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Mary Terzian

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Politically Homeless - a five year Odyssey across three continents
by Mary Terzian  none 

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Books by Mary Terzian
· Politically Homeless - a Five-year Odyssey across Three Continents
· The Immigrants' Daughter
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Category: 

Memoir

Publisher:  Author House ISBN-10:  9781504913112 Type: 
Pages: 

402

Copyright:  June 2, 2015 ISBN-13:  9781504913119
Non-Fiction

Price: $3.99 (eBook)
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Mary Terzian, Author and Freelance Writer

Born in the Armenian diaspora, a young girl leaves her birthplace and community for an expatriate assignment in Africa. She seizes the opportunity to travel across three continents to find a niche where she can peacefully pursue her dreams.

Born in Egypt to immigrant Armenian parents, survivors from the great genocide, Mary is not encouraged to pursue higher education considered superfluous for young women then - in the 1950's in Egypt.

Terzian is adamant to realize her dream. She accepts an offer from the World Health Organization to work in Alexandria, away from home, a very bold step in 1957. Five years later she qualifies for an expatriate assignment in Congo, a country in turmoil in 1962. During her home leave two years later she extends her vacation by another six weeks to travel across three continents in search of a niche where she could feel at home and pursue her interests for higher education. Her search spans eighteen countries, some visited for fun, others for serious consideration as a future home.

Terzian's transfer to Lome, Togo, turns sour. She takes refuge in Lebanon hoping for permanent residence. Her passport expiring, her request for residence in Lebanon rejected, her last hope is to apply for immigration to the United States Embassy. To her great surprise, she is given a visa within a few months. On arrival in New York, she makes a beeline to Columbia University and starts working on her degree in Comparative Literature.        
     soon
Excerpt
. . . Since I was at UN Headquarters, I took the opportunity to drop by Angel’s office to bid her good bye. As we shook hands she asked me if I had experienced my assignment to the fullest.
“I think I did,” I said, “I explored the jungle, took a trip on the Congo river, crossed over to Brazzaville several times, and admired their beautiful church that seems to rise from the earth to blend with nature. I made the acquaintance of several interesting individuals at WHO‘s (World Health Organization) regional headquarters there. I did not care to try cured monkey, but I had a sumptuous dinner with snails and garlic sauce, though I couldn’t keep it down very long.” Right then I remembered my violent reaction to it. “And oh! I forgot. My houseboy’s Moambe was delicious.”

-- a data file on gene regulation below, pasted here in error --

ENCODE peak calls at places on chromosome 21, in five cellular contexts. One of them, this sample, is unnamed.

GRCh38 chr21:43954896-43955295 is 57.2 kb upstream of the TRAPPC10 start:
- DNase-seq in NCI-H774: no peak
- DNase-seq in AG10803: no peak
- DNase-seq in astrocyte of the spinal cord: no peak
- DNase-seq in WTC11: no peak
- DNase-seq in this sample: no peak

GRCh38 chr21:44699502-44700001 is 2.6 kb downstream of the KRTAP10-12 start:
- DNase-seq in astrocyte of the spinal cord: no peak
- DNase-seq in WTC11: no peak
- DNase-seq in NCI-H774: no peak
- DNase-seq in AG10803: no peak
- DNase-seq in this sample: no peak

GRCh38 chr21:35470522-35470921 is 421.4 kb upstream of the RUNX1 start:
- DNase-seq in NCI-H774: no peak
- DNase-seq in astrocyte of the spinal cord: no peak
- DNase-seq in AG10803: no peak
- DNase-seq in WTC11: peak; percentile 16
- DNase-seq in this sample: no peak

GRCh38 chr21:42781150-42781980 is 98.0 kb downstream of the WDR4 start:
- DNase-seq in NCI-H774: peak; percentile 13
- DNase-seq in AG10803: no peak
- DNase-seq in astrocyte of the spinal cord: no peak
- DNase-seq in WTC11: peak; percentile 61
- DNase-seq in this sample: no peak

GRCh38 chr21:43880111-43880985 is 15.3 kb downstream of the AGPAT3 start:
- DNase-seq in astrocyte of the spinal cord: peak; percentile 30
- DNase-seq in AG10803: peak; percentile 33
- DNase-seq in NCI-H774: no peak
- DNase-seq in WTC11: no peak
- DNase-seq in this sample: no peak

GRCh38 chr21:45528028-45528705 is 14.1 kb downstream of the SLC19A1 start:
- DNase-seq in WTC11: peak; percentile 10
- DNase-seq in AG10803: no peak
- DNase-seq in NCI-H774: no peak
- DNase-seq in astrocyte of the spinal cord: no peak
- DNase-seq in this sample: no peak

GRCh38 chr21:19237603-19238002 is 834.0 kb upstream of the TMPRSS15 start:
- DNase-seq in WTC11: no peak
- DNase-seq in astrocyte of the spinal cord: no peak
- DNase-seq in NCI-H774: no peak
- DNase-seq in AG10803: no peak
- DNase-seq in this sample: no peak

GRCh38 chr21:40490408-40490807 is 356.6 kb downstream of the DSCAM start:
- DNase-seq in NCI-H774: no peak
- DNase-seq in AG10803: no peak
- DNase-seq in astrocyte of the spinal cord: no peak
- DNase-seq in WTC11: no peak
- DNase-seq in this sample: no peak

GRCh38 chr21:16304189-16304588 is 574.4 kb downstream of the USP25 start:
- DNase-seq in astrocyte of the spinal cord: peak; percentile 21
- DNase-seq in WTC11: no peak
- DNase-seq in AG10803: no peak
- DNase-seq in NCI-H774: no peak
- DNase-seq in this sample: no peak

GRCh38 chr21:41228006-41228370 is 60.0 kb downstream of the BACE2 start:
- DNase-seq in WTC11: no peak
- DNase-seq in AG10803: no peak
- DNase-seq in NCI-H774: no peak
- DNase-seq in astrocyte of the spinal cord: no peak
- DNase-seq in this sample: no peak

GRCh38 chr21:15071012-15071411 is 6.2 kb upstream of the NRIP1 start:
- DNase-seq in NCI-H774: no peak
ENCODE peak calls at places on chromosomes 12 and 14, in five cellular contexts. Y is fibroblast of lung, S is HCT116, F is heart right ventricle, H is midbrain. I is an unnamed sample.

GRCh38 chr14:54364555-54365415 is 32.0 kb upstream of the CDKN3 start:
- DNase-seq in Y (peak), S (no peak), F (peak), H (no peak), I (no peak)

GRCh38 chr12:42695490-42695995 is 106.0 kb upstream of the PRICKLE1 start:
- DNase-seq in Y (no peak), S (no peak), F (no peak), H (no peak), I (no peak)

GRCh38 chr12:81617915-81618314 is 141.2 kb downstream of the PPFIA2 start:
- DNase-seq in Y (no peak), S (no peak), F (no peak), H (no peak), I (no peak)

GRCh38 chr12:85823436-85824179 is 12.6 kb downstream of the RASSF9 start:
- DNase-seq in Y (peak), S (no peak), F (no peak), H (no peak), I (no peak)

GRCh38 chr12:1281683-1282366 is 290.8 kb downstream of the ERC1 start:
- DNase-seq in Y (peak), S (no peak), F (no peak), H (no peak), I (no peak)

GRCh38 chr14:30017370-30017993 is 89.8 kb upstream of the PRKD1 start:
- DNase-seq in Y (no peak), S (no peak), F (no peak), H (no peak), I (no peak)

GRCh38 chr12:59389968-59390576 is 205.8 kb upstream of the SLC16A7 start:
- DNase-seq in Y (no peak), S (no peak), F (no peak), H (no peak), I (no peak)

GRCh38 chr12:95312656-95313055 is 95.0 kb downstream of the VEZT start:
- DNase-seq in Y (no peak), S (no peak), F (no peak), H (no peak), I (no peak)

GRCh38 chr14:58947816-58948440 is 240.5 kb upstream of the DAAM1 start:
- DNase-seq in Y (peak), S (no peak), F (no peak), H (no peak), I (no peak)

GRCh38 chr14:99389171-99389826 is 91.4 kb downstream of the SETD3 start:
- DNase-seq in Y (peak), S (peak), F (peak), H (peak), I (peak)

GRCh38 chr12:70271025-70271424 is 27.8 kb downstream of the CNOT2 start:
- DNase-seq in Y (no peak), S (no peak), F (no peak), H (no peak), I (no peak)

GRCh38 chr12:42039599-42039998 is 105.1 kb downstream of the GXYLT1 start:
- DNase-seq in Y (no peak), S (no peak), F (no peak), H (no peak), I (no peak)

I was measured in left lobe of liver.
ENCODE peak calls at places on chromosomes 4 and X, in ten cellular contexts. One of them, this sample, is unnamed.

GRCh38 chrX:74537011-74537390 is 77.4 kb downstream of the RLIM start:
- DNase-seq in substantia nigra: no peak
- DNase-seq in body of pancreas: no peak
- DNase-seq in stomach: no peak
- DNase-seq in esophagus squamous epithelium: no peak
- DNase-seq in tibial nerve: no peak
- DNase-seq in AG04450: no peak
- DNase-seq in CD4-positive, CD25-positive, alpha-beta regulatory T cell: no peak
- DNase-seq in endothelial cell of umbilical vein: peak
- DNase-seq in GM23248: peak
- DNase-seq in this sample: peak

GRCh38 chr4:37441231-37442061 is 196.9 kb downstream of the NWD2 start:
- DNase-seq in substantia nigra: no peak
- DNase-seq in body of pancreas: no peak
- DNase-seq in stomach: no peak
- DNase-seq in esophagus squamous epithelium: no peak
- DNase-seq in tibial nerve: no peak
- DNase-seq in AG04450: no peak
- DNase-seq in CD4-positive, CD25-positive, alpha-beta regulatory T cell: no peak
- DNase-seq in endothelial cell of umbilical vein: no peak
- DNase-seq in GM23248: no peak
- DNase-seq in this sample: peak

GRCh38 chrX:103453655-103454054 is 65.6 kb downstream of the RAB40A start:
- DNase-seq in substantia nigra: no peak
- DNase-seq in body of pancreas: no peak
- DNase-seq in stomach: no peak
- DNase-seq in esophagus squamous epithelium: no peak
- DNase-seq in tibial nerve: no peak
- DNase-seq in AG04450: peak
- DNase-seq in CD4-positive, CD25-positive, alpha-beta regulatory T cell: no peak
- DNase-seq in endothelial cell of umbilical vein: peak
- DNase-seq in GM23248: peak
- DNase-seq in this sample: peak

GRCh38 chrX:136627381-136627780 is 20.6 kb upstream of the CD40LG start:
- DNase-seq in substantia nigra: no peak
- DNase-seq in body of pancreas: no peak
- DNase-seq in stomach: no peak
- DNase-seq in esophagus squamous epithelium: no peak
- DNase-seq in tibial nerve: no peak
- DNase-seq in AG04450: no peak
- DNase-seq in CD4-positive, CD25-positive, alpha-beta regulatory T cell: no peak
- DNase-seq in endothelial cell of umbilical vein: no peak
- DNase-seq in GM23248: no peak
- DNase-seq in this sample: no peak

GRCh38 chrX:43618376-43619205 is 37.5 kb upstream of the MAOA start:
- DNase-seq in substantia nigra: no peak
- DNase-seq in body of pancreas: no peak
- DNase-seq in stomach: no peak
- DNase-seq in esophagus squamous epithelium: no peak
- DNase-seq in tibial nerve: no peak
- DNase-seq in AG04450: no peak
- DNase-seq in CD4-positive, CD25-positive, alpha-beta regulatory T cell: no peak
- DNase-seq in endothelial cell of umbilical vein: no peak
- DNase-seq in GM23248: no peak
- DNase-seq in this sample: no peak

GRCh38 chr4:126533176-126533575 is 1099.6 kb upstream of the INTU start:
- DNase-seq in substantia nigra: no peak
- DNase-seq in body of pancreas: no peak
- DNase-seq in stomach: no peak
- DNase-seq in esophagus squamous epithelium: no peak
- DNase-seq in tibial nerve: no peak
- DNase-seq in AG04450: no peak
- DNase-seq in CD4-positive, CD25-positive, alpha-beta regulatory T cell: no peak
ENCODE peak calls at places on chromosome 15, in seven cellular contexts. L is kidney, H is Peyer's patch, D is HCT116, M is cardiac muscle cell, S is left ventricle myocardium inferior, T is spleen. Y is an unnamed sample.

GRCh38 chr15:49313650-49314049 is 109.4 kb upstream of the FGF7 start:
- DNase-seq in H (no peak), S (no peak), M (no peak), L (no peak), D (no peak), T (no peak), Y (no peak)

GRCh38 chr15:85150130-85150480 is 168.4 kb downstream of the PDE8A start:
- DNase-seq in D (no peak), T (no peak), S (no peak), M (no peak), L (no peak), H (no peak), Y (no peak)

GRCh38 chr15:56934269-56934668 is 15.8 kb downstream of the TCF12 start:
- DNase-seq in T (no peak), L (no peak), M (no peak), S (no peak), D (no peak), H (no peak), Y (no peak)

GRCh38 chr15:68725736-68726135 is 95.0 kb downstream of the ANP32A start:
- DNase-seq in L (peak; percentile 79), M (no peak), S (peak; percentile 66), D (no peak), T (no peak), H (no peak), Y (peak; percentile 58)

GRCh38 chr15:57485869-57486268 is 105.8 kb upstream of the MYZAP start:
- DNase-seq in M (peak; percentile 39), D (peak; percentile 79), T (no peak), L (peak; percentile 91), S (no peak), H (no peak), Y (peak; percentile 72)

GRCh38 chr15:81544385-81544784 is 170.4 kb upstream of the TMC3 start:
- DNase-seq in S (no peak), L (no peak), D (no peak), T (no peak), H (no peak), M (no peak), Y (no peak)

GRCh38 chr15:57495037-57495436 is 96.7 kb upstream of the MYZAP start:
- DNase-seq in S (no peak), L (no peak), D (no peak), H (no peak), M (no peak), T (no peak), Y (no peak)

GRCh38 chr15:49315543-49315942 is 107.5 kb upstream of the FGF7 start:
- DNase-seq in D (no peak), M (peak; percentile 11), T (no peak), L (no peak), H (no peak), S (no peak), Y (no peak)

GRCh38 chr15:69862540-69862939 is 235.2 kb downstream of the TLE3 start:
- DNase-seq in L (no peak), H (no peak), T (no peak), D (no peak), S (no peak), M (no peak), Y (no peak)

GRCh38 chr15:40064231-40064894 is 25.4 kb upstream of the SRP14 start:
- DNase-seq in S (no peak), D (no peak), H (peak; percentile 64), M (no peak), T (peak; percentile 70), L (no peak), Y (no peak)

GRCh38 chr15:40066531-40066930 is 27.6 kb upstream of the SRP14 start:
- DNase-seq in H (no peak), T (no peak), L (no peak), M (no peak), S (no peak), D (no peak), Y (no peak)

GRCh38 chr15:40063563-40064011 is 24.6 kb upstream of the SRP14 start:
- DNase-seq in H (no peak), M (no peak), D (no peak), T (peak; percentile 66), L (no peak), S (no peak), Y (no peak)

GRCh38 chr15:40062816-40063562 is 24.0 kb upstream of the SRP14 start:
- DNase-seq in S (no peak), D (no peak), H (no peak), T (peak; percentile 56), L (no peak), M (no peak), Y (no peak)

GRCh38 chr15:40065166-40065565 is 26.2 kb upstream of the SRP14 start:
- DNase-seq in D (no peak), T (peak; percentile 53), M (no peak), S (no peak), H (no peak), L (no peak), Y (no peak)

“Did you try crocodile meat?” she asked.
“I considered but I couldn’t bring myself to try it. Besides, I wouldn’t know where they serve a crocodile meal.”
“My houseboy is very good at cooking it. Would you like to try?”
“I’m leaving the day after tomorrow, on a commuter flight, for a week in Bukavu. I’m all packed except for final touches. Tomorrow is my last day in Leo. I’ll leave immediately upon my return.”
“Why don’t you come for dinner tomorrow then? We‘ll have a good chat before you leave.”
It sounded like a good idea but what if it interfered with my digestive system, on the eve of my trip?
“Have you ever eaten crocodile?” I asked.”What does it taste like?”
“It’s like veal,” she said.”You wouldn’t know the difference.” On a second thought she added: “It’s somewhat heavier than veal.”
My ex-roommate, Miss Lisette, a veteran of nursing in the Congo, had told me that crocodiles were stripped of their skin and cut to size while still alive. “In the absence of proper refrigeration there was no other way to keep the meat fresh,” she had told me, “they have cold blood, you know. They don’t feel as much pain as other animals.” How did she know? I chose not to believe her. It was certainly a cruel method, if true, but then, in a country where human life was treated with little value the way massacres went, butchering a crocodile was of no consequence.